If you didn’t know who Jimmy Chin was before 2018, you certainly knew by the end of the year.Academy Award-winning hit documentary director Free soloClimber Alex Honnold created a sensation following his quest to be the first to climb El Capitan’s 3,000-foot vertical rock wall in Yosemite National Park without the use of ropes.
However, Chin has been an outdoor legend for some time, skiing, climbing the world, expeditions, first ascent, and other award-winning films under his belt. .. (If you like Free solo, look Mel Tonight — Believe us. )
Today, the two fathers spend time with their wife, filmmaker Chaiva Salheli, primarily between New York and Jackson Hall, Wyoming. GQ He caught up with him between trips to Mount Rainier, Disney World and London and talked about how he refueled and left a lot of balls in the air.
GQ: Where are you in the world now?
Jimmy Chin: good. I’m in a walk-in closet in New York. Some people work in other rooms. Within the last three weeks, I worked, trained, climbed, ran, and scrambled in the mountains at Jackson. Then I went to Mount Rainier and shot some scenes for my next project. Then I flew to New York for a few days to greet the children. He then traveled to the UK to shoot several scenes in three different cities over a three-day period and make the next film. Then I went to Florida, spent two days with my family at Disney World, and then came back here. I came back to Jackson on Friday.
Then it would be difficult to maintain any kind of routine when making such a move. What’s in the toolbox, so to speak, to stay sane?
I have some supplements that come with me. I take this one supplement called Hanawan, they have superfoods every day, and they also make Ashwagandha I take. Other than that, the movement is really what’s in my toolbox, and I think it’s fixing me, so to speak. Do core exercises, yoga, push-ups in your hotel room, use the hotel gym, or go for a run while traveling. I call it maintenance.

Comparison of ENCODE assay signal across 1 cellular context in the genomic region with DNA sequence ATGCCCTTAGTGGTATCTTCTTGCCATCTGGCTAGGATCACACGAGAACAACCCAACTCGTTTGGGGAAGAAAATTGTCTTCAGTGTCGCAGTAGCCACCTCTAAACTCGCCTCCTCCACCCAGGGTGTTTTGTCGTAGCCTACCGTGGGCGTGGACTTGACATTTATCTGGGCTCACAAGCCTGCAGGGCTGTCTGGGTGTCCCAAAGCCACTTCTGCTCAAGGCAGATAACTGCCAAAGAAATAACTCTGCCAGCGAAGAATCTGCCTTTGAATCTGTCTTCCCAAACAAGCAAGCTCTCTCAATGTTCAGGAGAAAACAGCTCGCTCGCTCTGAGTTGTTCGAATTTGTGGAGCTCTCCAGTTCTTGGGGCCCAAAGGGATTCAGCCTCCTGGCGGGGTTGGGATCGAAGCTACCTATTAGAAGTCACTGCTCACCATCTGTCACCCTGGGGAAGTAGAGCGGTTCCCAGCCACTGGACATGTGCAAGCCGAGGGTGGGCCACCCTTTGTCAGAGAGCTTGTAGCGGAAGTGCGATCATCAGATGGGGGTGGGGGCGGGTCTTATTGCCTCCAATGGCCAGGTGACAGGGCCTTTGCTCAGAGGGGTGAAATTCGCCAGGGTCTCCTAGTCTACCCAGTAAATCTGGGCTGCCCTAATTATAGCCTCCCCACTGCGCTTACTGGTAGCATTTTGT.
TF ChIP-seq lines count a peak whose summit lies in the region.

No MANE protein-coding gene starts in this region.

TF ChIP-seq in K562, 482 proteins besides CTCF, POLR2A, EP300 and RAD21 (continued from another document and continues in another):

But I think the biggest reason I’m fixed is being outside and in the mountains. It keeps me sane. There is nothing better than being outside to help you really exist. I often remember being around children in particular. Don’t expect the next thing, but keep track of what you’re doing at that moment.
Do you usually eat before exercising?
I usually don’t eat anything until around noon, but it’s still quite light. I drink matcha in the morning. I don’t drink much coffee, but I like something warm.
How about lunch?
It’s usually a smoothie or granola and berries and yogurt until dinner. Smoothies range from frozen fruits, bananas, kale, almond milk and yogurt. At dinner, I try not to be completely absorbed in it. But what I have depends on where I am. When I’m at home, food on the road can be everywhere, so I try to keep it light. I’m lucky that I don’t need much body, and I feel better when I’m not outboard.
I’m basically sitting here and asking myself how to get enough calories a day to actually perform at the level you’re doing.
Now, when we are on an expedition, whether I am in Chad or Nepal, I can see that my body is just acclimatizing to what is available. I’m not too noisy. However, before some expeditions, your body basically eats muscle first, so try gaining a little more muscle mass. There are always unpredictable moments, and sometimes after those trips I come back to be 15 to 20 pounds lighter.
What do you eat on the actual climb?
I use freeze-dried a lot because it is well preserved, but I like real food. Because it is particularly durable, we bring a lot of hard salami and cheese as comfort food. Of course, I also eat rice, patties, what I actually get, and local food.
Much of what you do involves a lot of time with yourself and your thoughts. What do you think is the key to your self-growth over the last decade?
I learn to trust myself and know that no matter what happens on an expedition, I make good decisions in difficult moments. You win some and you lose some. You will do your best. You may not be able to control variables that may not reach your goals. But it’s a way for you to manage those anxieties at that moment to make the best possible choice for you and your team. That attitude and way of thinking helps me everywhere, from the mountains to with my children.
Jimmy Chin takes cheese and salami on a morale expedition
Source link Jimmy Chin takes cheese and salami on a morale expedition